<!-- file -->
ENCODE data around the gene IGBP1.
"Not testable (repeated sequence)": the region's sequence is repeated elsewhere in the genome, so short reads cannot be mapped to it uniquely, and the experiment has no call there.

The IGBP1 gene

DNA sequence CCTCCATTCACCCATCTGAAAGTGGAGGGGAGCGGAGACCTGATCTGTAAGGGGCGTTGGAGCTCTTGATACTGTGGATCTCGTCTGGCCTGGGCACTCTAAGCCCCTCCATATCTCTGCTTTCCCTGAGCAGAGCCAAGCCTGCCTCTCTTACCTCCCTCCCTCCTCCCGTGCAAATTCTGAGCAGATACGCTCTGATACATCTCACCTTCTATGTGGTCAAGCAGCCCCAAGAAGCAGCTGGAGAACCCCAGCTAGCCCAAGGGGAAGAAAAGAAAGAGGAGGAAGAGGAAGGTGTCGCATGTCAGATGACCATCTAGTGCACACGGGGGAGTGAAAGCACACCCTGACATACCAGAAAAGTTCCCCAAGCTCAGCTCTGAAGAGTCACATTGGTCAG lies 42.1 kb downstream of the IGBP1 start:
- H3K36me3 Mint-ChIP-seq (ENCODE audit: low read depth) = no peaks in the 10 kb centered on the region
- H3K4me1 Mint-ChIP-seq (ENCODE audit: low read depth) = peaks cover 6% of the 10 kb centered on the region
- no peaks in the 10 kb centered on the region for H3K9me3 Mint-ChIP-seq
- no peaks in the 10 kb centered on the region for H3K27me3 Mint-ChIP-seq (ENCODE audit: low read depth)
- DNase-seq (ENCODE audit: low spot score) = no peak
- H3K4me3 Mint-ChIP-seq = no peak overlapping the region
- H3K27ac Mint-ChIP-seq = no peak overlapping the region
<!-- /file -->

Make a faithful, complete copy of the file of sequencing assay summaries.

ENCODE data around the gene IGBP1.
"Not testable (repeated sequence)": the region's sequence is repeated elsewhere in the genome, so short reads cannot be mapped to it uniquely, and the experiment has no call there.

The IGBP1 gene

DNA sequence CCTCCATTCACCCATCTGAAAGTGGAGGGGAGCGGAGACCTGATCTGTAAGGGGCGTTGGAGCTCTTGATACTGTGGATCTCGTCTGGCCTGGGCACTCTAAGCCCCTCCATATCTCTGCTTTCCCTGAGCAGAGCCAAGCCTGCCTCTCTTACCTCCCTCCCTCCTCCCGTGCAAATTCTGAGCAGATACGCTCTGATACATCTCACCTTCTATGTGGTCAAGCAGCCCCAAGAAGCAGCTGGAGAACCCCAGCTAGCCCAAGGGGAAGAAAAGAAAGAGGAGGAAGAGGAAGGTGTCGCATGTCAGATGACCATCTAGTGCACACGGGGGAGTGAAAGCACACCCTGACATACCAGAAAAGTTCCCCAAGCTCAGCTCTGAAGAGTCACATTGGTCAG lies 42.1 kb downstream of the IGBP1 start:
- H3K36me3 Mint-ChIP-seq (ENCODE audit: low read depth) = no peaks in the 10 kb centered on the region
- H3K4me1 Mint-ChIP-seq (ENCODE audit: low read depth) = peaks cover 6% of the 10 kb centered on the region
- no peaks in the 10 kb centered on the region for H3K9me3 Mint-ChIP-seq
- no peaks in the 10 kb centered on the region for H3K27me3 Mint-ChIP-seq (ENCODE audit: low read depth)
- DNase-seq (ENCODE audit: low spot score) = no peak
- H3K4me3 Mint-ChIP-seq = no peak overlapping the region
- H3K27ac Mint-ChIP-seq = no peak overlapping the region